My big project this week has been brainstorming. LOTS of brainstorming.

First there’s the marketing course. My homework for week one is to come up with one sentence that sums up my novel and includes who my target audience is. And the sentence should be shorter than the one I just wrote to explain the assignment. I’ve been filling notebook pages with variations on the theme and still don’t have anything close to what I want. I figure my target audience is grown-ups who read The Black Stallion and Nancy Drew when they were kids, but that’s too long. Besides, if I’m coming up with a promo line for MY book, do I want to instead do a blurb for someone else’s? I think not. I may use that line in conversation, but I don’t want it printed on my business cards or on a banner on my website, which is precisely what this one sentence is supposed to be used for.

When I feel like my head is about to explode, I trade that notebook for another one in which I am plotting murder. Relax. The intended victim is fictional. I’m plotting the new novel. Yep, more brainstorming.

The planning phase of a new novel is one of the hardest for me. Next to writing the beginning. And the middle. And the end. Okay, it’s all hard. To those of you who come up to me and say “I’ve always thought about writing a book” just let me say KEEP THINKING. People who write novels have a sickness. We HAVE to do it or we will die. Normal people don’t torture themselves like this.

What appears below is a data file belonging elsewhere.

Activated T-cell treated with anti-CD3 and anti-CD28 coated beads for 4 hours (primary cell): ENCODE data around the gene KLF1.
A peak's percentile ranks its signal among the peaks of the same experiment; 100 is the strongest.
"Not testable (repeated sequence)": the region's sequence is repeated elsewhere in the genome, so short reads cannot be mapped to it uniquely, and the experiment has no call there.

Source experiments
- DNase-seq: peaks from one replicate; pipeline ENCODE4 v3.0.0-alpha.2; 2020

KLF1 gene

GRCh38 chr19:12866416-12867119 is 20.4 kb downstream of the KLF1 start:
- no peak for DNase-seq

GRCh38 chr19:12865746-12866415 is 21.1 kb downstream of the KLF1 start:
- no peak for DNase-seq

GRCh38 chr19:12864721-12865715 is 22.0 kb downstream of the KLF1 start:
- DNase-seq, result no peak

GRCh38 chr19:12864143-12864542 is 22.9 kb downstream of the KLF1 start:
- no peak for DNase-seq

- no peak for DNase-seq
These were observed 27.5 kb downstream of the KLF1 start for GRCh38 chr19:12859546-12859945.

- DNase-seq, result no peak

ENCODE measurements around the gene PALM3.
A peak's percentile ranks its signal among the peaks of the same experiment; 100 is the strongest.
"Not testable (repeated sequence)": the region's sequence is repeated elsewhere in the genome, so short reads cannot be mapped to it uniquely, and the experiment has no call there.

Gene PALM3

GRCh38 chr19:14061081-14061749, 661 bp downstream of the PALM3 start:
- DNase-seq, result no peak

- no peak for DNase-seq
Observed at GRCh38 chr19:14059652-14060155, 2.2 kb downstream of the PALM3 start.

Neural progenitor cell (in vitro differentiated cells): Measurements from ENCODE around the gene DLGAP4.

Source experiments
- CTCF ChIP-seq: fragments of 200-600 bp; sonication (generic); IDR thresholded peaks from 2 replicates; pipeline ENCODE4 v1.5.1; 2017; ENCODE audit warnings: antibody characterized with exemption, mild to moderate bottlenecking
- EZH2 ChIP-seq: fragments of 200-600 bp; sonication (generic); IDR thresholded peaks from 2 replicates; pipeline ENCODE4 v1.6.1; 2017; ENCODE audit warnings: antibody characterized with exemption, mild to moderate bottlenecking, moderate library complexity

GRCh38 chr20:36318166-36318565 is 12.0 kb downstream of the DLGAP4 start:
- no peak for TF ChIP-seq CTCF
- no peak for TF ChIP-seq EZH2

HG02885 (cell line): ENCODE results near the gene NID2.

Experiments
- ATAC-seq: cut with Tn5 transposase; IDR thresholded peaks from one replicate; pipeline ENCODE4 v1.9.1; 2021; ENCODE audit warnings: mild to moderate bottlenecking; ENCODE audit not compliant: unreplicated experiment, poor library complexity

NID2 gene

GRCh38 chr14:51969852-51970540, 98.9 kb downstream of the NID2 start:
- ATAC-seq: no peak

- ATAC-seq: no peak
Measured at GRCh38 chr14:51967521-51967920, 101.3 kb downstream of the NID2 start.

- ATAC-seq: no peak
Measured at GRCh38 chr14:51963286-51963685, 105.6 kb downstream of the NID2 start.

But I digress.

Let me share one of my favorite tricks for brainstorming. Say you’re stuck. You don’t know who the victim is. Or who the killer is. Or WHY the killer kills the victim. (Not that I’ve had problems with any one of these. Nope. Not me. I’ve been having problems with ALL of them!) Get out your trusty notebook and number a page one through twenty. Then brainstorm! Jot down every stupid possibility. List every motive known to mankind. List every potential victim or every potential murderer. List every reason A might want to snuff B. Don’t worry about how stupid it sounds, write it down. The idea is to come up with 20 items, but I admit I usually go into a coma around 12 or 13. It doesn’t matter. Somewhere in that mess is the answer.

I’ve also been employing some of the methods I picked up at the workshop Vicki Thompson taught this fall. Thank you, Vicki!

So after hours of scribbling notes and lists, I think I have a pretty good idea of who does what to whom and why. Next: coming up with an outline. Which is one of the hardest parts of creating a novel for me.

But I love it.


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